Initially, lessons will take place in temporary classrooms, and the school building, to come up at an estimated cost of ten million pounds, would be open next year. Ramesh Kallidai, secretary general of the Hindu Forum of Britain, said: "Now Hindus, like all the other communities, have a choice and can decide whether or not to send their children to a school based on their faith."
The novel school is expected to be vastly oversubscribed. Although there are an estimated 15,000 Hindu children living in the borough, the school will initially admit just one class of 30 four and five-year-olds. It hopes to build up to a total of 236 places by 2014, including a nursery, reported timesonline.com.
Naina Parmar, the head, described the school as "a huge step forward for Britain's one million Hindus". Some 587 secondary and 6,253 primary schools in England, representing around a third of the total, are faith schools. The vast majority are Christian, even as there are a handful of Muslims and Jewish too.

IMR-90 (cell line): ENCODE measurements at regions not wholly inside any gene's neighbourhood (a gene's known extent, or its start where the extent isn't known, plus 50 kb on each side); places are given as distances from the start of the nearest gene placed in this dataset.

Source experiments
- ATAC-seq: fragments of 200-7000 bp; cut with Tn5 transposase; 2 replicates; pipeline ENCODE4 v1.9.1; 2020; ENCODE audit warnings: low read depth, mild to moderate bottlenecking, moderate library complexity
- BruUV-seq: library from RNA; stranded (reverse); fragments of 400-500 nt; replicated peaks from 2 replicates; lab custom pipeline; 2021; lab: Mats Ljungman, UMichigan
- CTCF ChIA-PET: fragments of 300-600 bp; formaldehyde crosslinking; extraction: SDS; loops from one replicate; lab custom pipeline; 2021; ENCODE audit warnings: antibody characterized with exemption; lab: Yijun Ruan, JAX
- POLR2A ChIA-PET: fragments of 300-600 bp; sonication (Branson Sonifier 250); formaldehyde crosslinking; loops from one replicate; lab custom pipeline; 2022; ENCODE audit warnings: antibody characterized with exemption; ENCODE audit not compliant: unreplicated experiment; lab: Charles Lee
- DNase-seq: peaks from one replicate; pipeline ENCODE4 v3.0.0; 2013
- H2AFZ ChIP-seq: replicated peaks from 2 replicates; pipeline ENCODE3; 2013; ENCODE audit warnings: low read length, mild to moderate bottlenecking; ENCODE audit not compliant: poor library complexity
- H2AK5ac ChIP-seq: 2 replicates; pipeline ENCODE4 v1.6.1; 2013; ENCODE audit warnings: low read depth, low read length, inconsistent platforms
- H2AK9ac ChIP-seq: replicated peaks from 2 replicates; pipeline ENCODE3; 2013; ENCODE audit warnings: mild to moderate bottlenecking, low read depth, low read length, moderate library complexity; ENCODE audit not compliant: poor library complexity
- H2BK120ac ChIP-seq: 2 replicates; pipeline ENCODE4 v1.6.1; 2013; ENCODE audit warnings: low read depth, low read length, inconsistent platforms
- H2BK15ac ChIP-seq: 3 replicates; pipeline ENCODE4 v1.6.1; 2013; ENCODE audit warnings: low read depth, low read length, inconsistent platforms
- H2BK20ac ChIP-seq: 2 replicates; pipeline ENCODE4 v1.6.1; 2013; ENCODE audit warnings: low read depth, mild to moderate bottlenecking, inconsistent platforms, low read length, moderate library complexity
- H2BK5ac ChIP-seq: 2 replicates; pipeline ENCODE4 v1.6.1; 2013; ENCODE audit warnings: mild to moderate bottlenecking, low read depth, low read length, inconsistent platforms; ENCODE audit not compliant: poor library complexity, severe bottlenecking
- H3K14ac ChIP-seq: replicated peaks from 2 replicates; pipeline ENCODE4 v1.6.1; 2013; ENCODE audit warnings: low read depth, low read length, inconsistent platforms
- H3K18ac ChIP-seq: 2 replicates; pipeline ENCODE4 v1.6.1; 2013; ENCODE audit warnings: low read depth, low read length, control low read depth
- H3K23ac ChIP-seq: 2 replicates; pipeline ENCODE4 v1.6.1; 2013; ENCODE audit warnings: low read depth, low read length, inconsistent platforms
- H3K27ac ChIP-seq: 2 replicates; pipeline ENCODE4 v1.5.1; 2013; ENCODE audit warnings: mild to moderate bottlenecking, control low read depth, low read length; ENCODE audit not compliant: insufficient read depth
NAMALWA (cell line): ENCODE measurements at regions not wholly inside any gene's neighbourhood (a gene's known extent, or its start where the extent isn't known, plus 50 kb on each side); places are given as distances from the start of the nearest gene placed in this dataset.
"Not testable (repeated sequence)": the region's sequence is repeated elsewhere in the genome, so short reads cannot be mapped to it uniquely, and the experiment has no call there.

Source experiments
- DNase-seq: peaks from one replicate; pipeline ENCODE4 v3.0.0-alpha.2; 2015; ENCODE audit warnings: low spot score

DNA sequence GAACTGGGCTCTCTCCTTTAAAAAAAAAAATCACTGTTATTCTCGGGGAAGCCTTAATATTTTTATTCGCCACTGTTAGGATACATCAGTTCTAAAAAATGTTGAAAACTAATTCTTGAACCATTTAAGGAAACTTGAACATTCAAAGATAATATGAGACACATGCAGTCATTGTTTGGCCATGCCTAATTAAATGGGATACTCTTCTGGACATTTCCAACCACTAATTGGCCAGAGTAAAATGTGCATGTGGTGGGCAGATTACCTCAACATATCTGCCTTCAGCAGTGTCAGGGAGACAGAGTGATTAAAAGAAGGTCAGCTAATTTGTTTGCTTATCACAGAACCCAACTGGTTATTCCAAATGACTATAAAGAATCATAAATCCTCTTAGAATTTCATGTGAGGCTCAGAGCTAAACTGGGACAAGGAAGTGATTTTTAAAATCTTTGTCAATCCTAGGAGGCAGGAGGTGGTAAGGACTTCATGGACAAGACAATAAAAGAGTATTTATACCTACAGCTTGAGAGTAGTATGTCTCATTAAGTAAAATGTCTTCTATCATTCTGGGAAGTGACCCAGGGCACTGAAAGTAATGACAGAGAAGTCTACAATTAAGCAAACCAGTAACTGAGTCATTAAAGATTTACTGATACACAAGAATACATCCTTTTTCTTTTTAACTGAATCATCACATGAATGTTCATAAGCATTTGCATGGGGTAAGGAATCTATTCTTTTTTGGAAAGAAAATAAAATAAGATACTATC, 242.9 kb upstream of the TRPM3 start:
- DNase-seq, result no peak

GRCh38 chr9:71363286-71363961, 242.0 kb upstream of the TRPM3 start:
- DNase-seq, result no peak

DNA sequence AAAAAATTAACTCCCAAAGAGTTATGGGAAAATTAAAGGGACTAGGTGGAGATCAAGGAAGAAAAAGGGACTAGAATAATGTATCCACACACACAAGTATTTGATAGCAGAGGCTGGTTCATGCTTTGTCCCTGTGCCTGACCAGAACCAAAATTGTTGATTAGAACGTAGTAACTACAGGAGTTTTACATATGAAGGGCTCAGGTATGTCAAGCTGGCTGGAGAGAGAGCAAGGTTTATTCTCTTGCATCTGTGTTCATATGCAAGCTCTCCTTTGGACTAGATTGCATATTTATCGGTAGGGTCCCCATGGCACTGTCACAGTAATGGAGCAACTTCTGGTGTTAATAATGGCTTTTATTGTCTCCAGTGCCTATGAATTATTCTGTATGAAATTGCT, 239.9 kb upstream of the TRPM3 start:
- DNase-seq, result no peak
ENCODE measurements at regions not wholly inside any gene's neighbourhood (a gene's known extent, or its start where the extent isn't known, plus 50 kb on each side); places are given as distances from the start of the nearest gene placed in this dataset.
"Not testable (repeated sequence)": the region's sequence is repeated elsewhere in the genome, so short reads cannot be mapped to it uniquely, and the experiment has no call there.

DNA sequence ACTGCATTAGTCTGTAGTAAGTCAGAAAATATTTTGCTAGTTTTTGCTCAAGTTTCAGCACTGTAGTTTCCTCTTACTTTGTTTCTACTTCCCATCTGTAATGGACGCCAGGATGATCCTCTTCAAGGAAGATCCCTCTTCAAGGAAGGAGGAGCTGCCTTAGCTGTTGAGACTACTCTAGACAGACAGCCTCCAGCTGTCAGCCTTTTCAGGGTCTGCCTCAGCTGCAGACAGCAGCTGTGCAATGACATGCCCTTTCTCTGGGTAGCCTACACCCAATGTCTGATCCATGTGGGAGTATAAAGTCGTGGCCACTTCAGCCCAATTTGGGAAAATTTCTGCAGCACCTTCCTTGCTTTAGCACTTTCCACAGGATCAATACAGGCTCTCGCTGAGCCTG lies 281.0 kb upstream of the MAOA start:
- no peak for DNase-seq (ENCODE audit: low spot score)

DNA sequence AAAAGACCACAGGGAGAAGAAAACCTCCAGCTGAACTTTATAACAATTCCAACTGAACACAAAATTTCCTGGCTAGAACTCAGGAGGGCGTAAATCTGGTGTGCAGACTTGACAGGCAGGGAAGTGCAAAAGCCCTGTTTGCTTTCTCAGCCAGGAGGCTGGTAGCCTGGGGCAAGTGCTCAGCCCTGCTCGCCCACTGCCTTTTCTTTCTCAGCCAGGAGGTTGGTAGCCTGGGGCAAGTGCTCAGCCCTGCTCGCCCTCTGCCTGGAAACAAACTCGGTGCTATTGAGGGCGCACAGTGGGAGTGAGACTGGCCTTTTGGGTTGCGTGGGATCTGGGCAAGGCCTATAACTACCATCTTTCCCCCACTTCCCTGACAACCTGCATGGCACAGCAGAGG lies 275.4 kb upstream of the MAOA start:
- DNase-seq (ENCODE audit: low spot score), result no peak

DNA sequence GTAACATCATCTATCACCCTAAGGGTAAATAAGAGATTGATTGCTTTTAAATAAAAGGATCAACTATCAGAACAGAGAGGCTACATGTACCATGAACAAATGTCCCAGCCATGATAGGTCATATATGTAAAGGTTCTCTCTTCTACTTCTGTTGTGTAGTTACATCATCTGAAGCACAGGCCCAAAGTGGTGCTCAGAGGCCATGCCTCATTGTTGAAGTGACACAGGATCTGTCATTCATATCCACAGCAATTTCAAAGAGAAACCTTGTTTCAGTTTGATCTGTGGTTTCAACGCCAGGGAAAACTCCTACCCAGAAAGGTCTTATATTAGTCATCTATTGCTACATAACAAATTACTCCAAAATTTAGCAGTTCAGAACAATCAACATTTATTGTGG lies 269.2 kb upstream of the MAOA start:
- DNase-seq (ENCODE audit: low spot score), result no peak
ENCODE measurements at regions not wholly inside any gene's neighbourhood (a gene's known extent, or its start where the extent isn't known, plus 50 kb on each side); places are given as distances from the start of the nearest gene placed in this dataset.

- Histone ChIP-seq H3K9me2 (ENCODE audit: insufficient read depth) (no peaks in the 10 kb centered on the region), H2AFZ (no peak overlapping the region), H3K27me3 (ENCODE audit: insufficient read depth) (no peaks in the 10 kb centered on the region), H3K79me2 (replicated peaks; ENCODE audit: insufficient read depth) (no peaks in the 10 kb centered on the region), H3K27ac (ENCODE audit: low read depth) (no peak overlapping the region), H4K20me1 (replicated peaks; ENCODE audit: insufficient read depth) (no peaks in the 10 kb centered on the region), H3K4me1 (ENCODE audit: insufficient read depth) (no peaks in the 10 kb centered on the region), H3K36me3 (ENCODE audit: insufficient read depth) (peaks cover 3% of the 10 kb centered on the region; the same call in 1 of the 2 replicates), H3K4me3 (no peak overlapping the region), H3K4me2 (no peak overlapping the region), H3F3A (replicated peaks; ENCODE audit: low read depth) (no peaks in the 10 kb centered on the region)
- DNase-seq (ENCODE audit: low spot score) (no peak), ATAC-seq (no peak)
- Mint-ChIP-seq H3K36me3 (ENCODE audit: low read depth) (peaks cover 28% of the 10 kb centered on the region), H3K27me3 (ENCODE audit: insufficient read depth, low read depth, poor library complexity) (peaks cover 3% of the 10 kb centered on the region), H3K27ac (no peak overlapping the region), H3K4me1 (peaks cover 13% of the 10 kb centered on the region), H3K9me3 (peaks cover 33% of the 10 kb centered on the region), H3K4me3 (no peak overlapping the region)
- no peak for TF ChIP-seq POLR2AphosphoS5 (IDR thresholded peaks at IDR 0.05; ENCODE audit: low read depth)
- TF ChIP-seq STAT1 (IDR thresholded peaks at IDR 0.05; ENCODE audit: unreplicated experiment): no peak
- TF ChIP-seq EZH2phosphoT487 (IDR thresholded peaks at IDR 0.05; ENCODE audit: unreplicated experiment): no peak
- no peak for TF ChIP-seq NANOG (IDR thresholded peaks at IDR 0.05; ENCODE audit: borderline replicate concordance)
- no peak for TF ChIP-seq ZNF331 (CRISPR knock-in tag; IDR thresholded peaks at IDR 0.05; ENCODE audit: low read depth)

Rabbi Jonathan Romain, chairman of Accord, a new coalition of religious and nonreligious groups that seeks the reform of faith schools policy, said: "It is vital for the good of both the children and wider society that the Krishna-Avanti teaches appreciation of all traditions, does not opt out of local religious education syllabus, does not discriminate against employing non-Hindu staff or bar children of other faiths from having the right to attend."
Ms Parmar said the school would place an emphasis on "developing the whole child, including through integration with the wider community".
"I want our school to be a haven of peace. Hinduism is a very inclusive faith which promotes a calm, caring and cooperative learning environment. This will be reflected in the curriculum, which will include prayer, yoga and meditation alongside usual subjects, and in the school's ethos and environment," the report quoted her as saying.